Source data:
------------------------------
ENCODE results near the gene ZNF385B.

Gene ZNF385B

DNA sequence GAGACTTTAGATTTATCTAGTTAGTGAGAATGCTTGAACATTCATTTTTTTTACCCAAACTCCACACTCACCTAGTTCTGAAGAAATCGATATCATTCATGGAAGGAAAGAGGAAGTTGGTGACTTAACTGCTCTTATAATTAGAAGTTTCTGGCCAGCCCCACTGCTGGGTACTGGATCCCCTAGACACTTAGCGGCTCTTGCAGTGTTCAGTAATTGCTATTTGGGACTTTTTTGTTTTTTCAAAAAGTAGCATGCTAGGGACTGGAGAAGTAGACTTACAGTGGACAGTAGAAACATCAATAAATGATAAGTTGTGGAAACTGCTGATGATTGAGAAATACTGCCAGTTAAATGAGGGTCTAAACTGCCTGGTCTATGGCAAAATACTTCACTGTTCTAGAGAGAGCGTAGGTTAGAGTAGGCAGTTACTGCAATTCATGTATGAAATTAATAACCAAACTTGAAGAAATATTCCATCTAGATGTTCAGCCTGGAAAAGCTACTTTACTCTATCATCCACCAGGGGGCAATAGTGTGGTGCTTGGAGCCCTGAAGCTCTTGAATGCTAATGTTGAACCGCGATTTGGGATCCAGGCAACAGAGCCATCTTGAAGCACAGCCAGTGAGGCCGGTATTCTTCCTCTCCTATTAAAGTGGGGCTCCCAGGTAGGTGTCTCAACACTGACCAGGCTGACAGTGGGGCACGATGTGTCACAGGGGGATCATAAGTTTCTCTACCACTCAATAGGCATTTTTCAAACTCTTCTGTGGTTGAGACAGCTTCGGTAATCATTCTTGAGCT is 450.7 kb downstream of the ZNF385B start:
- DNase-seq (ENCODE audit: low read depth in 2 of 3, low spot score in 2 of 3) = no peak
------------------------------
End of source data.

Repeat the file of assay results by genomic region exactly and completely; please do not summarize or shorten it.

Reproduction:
ENCODE results near the gene ZNF385B.

Gene ZNF385B

DNA sequence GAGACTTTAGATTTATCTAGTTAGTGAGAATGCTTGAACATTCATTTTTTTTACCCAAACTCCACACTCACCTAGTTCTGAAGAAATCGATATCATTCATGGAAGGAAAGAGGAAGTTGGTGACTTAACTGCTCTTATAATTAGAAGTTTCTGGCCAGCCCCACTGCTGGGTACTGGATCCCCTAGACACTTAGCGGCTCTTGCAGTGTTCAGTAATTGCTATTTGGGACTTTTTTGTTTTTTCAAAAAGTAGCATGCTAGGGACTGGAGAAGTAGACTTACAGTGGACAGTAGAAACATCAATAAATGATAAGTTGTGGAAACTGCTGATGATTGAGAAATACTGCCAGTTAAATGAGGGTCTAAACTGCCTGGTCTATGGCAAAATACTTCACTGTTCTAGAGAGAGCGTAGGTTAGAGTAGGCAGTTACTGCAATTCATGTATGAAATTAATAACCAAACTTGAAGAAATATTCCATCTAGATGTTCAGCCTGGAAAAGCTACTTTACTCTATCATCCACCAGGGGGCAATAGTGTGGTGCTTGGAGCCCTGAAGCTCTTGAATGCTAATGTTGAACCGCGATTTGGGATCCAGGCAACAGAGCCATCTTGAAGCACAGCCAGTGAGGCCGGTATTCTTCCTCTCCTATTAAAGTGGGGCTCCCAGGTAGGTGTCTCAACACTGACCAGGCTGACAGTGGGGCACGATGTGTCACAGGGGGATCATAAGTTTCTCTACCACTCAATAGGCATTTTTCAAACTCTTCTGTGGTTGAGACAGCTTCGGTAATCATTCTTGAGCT is 450.7 kb downstream of the ZNF385B start:
- DNase-seq (ENCODE audit: low read depth in 2 of 3, low spot score in 2 of 3) = no peak